File & Suspend

Suppose a married couple, Joe and Barbara, have just turned 66. Barbara wants to retire at 66, while Joe wants to work until 70. Joe’s monthly Social Security retirement benefit would be $2000 if he claimed them at age 66. Barbara’ monthly retirement benefit at age 66 is $900. If she could claim spousal benefits, her monthly check would be $1000, one-half of her husband’s age-66 benefit, but Barbara cannot claim a spousal benefit unless Joe files for his own retirement benefits. Joe wants to let his Social Security benefits continue to grow until age 70, when his benefits will grow to $2640 per month (This increase comes from Joe’s “delayed retirement credits.”) Taking advantage of the file and suspend option, Joe can file for benefits at age 66 and then immediately suspend receipt of those benefits. His monthly benefits will, as a result, continue to grow, so that he can get the delayed retirement credits and receive at least $2640 a month when he claims benefits at age 70. With Joe “filing and suspending,” Barbara can now claim spousal benefits of $1,000 a month while letting her own retirement benefits grow until age 70. At age 70 her monthly retirement benefits, which will grow because of delayed retirement credits, will be $1188 (=$900×1.32). At age 70 she can claim the higher retirement benefits on her own record.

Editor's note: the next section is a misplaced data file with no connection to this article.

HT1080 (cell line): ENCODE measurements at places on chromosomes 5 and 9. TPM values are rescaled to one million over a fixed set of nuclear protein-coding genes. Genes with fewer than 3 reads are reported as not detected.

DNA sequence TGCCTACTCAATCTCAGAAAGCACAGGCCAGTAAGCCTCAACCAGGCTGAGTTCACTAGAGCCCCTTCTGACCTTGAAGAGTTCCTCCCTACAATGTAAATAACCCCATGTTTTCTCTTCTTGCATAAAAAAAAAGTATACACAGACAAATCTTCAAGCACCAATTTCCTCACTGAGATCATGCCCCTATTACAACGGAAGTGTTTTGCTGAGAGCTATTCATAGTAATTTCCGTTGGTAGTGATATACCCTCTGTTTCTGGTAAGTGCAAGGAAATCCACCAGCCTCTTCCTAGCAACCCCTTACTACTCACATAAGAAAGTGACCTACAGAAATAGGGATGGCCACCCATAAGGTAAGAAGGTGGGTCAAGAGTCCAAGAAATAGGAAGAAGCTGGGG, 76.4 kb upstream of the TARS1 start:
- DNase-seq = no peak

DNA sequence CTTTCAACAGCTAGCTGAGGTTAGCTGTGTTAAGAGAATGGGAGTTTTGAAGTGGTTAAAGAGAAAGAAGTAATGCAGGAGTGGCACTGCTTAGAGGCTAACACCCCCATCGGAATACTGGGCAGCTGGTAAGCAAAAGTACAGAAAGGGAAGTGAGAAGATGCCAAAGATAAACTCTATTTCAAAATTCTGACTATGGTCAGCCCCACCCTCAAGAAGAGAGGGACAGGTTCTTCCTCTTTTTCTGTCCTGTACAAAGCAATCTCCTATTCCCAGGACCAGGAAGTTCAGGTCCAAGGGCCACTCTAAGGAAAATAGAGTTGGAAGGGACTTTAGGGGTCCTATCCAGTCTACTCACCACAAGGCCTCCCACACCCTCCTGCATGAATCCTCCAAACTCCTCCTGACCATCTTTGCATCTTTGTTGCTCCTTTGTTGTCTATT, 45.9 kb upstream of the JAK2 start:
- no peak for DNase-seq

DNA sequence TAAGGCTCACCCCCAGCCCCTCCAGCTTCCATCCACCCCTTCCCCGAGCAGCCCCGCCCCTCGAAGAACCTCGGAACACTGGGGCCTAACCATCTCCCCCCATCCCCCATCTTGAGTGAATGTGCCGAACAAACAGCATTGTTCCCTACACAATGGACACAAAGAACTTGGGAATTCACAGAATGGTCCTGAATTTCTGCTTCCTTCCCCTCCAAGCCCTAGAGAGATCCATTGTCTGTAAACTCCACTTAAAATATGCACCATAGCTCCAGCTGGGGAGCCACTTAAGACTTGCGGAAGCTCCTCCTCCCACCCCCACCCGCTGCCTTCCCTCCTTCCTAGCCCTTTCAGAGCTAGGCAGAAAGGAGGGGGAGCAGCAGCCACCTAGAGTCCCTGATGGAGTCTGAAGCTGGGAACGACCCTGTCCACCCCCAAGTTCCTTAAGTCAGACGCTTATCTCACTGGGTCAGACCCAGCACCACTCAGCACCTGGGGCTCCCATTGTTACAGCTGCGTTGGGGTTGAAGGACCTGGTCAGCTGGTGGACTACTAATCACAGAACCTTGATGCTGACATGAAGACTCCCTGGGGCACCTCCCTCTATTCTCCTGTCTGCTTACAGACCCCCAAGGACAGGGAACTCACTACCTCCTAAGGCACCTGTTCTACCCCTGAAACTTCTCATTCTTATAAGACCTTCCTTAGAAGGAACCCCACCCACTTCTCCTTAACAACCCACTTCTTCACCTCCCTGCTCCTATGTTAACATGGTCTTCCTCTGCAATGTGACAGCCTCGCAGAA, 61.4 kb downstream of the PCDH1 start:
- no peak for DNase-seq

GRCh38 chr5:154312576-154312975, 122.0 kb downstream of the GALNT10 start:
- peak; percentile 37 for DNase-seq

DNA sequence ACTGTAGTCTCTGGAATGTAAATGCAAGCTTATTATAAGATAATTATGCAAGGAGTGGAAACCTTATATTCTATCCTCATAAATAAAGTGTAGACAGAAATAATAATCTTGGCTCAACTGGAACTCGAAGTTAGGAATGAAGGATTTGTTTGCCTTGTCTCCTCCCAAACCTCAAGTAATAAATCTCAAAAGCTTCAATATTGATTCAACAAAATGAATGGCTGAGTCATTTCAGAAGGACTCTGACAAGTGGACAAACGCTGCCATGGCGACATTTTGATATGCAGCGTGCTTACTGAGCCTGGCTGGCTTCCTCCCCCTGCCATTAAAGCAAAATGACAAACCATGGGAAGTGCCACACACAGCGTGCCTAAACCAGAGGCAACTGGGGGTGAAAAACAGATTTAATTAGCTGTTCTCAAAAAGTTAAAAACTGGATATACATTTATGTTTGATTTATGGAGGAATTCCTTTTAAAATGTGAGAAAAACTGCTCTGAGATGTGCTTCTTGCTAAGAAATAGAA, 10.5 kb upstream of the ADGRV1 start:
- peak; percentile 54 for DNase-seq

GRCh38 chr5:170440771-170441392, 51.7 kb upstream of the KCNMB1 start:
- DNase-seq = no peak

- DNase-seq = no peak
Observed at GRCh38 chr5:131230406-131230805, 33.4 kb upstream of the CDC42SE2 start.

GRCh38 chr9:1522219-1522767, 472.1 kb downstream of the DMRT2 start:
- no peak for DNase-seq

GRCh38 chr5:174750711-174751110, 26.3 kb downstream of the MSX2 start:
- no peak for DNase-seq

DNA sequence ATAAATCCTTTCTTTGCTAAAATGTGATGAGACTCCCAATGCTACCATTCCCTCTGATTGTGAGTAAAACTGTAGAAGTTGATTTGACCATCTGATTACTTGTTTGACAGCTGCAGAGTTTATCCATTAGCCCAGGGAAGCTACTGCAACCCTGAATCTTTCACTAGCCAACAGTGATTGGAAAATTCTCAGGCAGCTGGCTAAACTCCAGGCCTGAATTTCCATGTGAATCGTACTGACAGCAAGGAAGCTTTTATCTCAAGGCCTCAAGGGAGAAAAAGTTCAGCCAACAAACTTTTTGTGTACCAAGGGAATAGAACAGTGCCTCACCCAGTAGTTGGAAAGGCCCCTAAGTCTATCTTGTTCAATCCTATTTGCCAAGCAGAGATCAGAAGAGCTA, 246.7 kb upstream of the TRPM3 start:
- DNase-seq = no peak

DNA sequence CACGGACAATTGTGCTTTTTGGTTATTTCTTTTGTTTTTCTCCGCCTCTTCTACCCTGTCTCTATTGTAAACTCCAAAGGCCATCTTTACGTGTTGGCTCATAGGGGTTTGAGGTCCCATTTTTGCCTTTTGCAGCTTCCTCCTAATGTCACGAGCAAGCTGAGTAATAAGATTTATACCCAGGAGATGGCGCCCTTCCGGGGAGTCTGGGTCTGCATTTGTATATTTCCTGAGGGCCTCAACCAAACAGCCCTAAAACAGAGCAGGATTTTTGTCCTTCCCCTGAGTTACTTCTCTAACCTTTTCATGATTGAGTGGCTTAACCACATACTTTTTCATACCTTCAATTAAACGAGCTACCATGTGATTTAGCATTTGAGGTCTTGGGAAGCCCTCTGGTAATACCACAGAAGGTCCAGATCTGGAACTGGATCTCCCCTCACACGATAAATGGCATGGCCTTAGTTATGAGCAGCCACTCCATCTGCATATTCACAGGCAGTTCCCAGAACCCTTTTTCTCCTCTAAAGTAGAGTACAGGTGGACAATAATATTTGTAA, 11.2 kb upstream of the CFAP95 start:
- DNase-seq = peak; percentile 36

The file and suspend strategy is also potentially useful for couples in which only one person has reached Full Retirement Age (FRA). In this case, the benefit of the main beneficiary will continue to grow, but the spouse’s benefit will not. The advantage to the spouse, however, is that he or she has the opportunity to draw a spousal benefit in addition to his or her own benefit when the file and suspend option is utilized. Consider this example:  Joe has just reached his FRA of 66. His wife, Mary, will turn 62 in a couple of months. Joe’s benefit at FRA is $2000 a month. Mary’s benefit at her FRA is $400 a month, reflecting a limited work history. Mary wants to retire and start Social Security at age 62 while Joe wants to work until age 70. If Mary claims just her own retirement benefits, she gets $300 a month (= $400×0.75) because of the early retirement penalty. However, Joe can file for his own retirement benefits and then suspend receipt of them until age 70, earning delayed retirement credits until that time. Using this strategy, Mary can now claim spousal benefits at age 62 and receive $720 a month. She’ll get her own benefit of $300 plus 70 percent of the spousal benefit available to her, which is $420 (= 0.7×($1000−$400)). And Joe can grow his monthly benefits to at least $2640 a month as a result of his delayed retirement credits.

 

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